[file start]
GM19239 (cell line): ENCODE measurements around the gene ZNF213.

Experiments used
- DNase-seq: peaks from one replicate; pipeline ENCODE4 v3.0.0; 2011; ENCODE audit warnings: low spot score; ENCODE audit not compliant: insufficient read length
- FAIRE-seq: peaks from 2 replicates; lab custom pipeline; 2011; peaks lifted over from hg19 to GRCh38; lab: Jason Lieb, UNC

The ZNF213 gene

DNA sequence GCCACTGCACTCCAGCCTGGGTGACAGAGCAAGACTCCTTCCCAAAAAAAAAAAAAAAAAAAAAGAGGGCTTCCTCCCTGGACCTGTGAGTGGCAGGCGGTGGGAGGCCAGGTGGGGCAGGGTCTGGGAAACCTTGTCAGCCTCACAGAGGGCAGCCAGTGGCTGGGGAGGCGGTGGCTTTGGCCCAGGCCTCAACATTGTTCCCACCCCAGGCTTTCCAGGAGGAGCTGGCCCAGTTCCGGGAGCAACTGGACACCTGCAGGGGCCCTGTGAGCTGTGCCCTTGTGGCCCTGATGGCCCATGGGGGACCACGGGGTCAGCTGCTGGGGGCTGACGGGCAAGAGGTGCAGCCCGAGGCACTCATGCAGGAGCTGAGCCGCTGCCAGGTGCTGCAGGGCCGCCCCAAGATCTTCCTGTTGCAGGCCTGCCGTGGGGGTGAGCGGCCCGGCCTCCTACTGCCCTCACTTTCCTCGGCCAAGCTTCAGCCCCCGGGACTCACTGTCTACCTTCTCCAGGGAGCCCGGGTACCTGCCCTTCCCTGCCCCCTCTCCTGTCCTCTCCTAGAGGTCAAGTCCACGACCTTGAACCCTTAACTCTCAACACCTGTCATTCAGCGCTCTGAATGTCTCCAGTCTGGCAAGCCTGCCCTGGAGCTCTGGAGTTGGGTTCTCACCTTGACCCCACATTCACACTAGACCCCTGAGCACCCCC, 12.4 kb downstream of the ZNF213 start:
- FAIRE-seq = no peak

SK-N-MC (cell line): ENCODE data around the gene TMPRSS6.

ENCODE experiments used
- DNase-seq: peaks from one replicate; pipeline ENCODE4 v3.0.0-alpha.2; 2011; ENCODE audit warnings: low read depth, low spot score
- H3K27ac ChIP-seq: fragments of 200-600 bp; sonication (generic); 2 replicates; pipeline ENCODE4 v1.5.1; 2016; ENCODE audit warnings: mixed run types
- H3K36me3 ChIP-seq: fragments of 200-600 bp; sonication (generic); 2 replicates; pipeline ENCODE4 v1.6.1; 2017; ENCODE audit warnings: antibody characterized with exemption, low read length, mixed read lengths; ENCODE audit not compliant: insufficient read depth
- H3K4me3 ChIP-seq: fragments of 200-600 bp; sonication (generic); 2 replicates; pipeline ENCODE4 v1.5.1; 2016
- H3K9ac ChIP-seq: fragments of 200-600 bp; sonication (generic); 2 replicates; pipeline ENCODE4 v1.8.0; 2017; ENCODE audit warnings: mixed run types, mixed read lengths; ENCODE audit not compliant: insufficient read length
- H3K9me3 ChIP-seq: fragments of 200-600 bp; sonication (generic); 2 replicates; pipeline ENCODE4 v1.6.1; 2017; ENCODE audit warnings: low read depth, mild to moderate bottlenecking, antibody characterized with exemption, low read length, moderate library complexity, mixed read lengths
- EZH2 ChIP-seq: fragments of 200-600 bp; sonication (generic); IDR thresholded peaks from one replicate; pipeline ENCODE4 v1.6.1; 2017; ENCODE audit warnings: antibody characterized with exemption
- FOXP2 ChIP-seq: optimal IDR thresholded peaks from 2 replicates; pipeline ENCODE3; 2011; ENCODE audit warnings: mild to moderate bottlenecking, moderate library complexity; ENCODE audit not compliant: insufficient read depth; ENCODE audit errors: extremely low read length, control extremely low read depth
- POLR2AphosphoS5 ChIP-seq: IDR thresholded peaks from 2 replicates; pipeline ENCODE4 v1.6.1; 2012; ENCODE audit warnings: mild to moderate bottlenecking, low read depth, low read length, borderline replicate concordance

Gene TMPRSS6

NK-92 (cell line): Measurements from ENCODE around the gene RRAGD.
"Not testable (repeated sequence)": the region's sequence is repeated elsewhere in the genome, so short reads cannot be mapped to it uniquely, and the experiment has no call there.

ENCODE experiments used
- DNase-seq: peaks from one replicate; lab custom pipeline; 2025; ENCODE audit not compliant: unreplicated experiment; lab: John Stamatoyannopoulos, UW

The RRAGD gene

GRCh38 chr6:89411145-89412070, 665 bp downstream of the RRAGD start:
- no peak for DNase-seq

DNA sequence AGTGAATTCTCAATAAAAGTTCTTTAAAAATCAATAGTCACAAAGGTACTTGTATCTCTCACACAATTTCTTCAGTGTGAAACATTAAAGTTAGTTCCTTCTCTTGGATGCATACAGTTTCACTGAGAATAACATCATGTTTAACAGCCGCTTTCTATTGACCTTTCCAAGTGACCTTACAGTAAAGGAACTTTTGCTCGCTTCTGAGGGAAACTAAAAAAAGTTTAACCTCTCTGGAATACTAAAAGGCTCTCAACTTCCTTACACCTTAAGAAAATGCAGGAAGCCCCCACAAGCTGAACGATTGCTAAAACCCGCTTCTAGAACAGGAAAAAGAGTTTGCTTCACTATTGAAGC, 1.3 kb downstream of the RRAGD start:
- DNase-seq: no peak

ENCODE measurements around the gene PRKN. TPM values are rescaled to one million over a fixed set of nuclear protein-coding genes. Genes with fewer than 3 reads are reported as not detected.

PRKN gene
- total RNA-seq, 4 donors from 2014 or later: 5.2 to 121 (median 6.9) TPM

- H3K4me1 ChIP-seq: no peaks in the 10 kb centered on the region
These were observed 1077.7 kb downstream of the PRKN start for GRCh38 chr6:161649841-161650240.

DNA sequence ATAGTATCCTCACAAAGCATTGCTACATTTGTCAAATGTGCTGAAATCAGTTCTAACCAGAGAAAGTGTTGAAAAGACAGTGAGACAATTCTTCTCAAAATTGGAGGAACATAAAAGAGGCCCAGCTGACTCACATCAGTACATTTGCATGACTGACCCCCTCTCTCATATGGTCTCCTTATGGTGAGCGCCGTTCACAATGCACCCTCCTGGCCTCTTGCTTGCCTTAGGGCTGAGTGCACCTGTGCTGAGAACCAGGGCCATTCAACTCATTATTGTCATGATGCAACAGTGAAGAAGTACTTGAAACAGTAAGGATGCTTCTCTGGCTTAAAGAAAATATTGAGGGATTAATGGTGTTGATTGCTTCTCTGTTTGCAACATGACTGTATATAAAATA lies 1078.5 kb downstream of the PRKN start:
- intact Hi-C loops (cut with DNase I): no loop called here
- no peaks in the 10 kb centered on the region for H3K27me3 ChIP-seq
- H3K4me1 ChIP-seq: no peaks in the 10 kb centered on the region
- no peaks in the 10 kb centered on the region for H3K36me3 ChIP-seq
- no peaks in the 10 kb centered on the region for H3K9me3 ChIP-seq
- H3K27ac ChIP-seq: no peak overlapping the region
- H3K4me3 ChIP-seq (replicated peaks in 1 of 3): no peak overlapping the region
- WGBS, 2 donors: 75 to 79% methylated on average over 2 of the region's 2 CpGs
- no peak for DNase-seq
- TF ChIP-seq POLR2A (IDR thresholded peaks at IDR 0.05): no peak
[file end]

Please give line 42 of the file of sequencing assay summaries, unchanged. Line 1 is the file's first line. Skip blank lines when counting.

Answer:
- WGBS, 2 donors: 75 to 79% methylated on average over 2 of the region's 2 CpGs